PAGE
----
It’s annual enrollment time, the autumn period when many people with job-based health insurance ante up for another year.
Although news reports have fixated on the problems with the online health marketplaces that launched Oct. 1, for the vast majority of people that’s a nonissue. If they get insurance through a job at a company that has at least 50 employees, they probably won’t be using the marketplaces, also called exchanges.
That doesn’t mean people with employer-based plans are unaffected by the health law. As employers adjust plans to meet new requirements and try to reduce their costs, people can expect to see changes next year.
Overall, premium increases will be moderate in 2014, averaging 5.2 percent,according to a 2013 employer survey about planned health care changes by the human resources consultant Towers Watson. Last year, the increase was projected to be 5.9 percent in 2013.
But employers may raise rates disproportionately for spouses and dependents, the survey found. The health law requires plans to cover dependent children up to age 26, and most plans cover spouses too. But employers continue to try to minimize those costs by making it financially less attractive to employees to cover their family members. They may charge separately for each child on a plan, for example, or add a surcharge for covering a spouse who is also offered insurance through his or her own job. Some, such as UPS,have moved to cut off coverage entirely to spouses that have access to insurance through their own jobs.
In the Towers Watson survey, 34 percent of employers said they planned to increase the employee share of the premium for spouse and dependent coverage by 5 percentage points or more in 2014. Last year, 21 percent planned such big increases. In contrast, 22 percent of employers said they would increase the worker’s share for employee-only coverage by 5 percentage points or more.
“Everyone wants to make sure they’re not picking up the cost of covering other dependents,” says Julie Stone, a senior consultant at Towers Watson.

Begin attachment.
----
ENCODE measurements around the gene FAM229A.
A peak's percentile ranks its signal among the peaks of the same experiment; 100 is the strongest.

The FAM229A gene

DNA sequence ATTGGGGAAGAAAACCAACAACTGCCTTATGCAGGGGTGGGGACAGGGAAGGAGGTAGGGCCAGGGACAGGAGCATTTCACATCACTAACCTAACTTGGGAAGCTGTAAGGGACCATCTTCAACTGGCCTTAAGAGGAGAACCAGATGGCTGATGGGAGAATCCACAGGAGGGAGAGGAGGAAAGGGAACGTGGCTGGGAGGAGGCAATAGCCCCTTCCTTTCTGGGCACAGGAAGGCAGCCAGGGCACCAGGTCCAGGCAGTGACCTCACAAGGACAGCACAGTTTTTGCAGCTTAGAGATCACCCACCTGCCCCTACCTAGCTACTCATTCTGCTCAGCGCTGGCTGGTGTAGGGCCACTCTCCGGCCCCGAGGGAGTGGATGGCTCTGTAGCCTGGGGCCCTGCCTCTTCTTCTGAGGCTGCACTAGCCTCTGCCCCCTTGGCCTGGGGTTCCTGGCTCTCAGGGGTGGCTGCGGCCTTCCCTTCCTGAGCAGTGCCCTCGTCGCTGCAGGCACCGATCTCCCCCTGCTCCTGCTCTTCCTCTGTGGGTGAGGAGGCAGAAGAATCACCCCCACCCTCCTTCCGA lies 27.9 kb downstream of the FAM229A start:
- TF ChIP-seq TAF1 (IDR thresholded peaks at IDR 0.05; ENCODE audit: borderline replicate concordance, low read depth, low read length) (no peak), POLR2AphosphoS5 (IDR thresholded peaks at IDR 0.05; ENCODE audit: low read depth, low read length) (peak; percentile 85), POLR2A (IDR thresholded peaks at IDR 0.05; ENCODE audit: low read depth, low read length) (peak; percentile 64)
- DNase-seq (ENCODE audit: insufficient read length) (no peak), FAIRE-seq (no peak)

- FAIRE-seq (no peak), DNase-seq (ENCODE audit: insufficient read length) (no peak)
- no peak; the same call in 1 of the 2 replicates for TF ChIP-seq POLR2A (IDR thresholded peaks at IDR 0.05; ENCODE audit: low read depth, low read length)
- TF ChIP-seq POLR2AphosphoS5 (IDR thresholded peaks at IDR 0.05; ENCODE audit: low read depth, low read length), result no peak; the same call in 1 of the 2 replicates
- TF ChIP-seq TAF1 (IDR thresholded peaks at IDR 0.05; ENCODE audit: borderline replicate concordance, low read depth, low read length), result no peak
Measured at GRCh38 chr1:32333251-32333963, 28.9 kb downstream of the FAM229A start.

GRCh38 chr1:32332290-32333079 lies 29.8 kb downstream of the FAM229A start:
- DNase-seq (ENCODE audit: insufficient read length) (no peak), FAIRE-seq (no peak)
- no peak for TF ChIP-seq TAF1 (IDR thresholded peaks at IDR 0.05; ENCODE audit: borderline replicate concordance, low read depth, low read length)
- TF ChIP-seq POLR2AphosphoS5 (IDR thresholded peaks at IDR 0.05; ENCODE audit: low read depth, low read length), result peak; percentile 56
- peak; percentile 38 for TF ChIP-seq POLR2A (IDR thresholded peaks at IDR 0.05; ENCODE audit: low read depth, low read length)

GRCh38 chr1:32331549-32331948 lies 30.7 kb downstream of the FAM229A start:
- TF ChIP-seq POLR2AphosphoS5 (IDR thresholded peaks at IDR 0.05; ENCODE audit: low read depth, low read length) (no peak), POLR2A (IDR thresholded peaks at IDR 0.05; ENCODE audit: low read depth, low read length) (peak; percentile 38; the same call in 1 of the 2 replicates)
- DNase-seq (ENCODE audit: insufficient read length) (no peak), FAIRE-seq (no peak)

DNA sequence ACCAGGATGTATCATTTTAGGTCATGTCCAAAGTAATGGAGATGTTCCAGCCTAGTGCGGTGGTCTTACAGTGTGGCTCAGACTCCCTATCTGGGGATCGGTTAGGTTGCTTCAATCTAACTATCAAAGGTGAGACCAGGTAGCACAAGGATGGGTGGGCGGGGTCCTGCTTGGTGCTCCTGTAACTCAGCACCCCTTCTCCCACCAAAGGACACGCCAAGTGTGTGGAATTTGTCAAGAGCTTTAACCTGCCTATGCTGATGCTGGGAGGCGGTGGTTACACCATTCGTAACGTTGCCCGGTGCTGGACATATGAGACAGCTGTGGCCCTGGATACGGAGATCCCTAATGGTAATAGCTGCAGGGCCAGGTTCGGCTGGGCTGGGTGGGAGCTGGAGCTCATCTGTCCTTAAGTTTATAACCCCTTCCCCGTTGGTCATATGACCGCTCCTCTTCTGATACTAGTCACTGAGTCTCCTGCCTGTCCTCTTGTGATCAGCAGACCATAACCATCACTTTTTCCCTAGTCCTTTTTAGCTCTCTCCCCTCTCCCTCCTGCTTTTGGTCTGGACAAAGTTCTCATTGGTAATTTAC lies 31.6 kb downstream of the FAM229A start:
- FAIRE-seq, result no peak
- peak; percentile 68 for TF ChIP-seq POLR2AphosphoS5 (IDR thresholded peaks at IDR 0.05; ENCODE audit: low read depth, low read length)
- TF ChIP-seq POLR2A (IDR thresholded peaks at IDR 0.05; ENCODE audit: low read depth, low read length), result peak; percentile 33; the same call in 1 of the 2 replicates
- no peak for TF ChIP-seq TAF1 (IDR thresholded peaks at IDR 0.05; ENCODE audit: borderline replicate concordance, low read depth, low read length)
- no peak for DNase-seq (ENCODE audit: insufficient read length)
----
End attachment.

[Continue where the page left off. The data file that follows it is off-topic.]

Another change deals with the so-called Cadillac plans—those that cost more than $10,200 for an individual or $27,500 for a family. In 2018, these policies will incur an excise tax of 40 percent on the amount that premiums exceed those totals. Stone says 60 percent of employers surveyed expect to trigger the tax if they don’t adjust their plans, and some are beginning to make incremental changes in 2014 to ratchet back on generous coverage.
For employees that will generally mean higher deductibles and copayments or coinsurance, not to mention a continued shift to account-based plans—high deductible plans paired with a health savings account or health reimbursement arrangement from the employer that the worker can use to cover out-of-pocket costs.
More than half of employers offer such plans in 2013, according to Aon Hewitt’s annual employer survey, and another 30 percent are considering doing so in the next five years. [ A growing number of employers are offering these plans as the only option, say experts.
To encourage employees to select them, “the high-deductible plan is often subsidized to a greater degree than other types of plan,” says Craig Rosenberg, Aon Hewitt’s practice leader for health and welfare benefits administration.
Employees should also expect to see a continued emphasis on wellness and health management activities, including financial incentives for completing health risk assessments, keeping blood pressure, cholesterol and weight within recommended ranges, and working with health coaches to manage chronic conditions.
Increasingly, employers are incorporating the financial rewards into the premium itself rather than giving employees a cash payment for completing a health risk questionnaire, for example, says Chris Renz, a partner at human resources consultant Mercer.
“It puts a lot more dollars at stake,” says Renz. “Instead of a one-time $100 reward you might see an annual $500 difference in premiums.”
Workers who don’t like what their employer is offering can shop for coverage on the state exchanges. But they won’t be eligible for subsidies to bring down the cost unless their employer plan is considered unaffordable or inadequate under the health law. A plan is deemed unaffordable if employee-only coverage costs more than 9.5 percent of household income, and inadequate if it pays less than 60 percent on average of allowed medical expenses.
Since employers typically subsidize about 80 percent of the cost of coverage, most employer plans are going to be a better deal for employees than unsubsidized coverage on an exchange, says Rosenberg. In addition, by paying the premium with pre-tax dollars, employees reduce their taxable income, he says.
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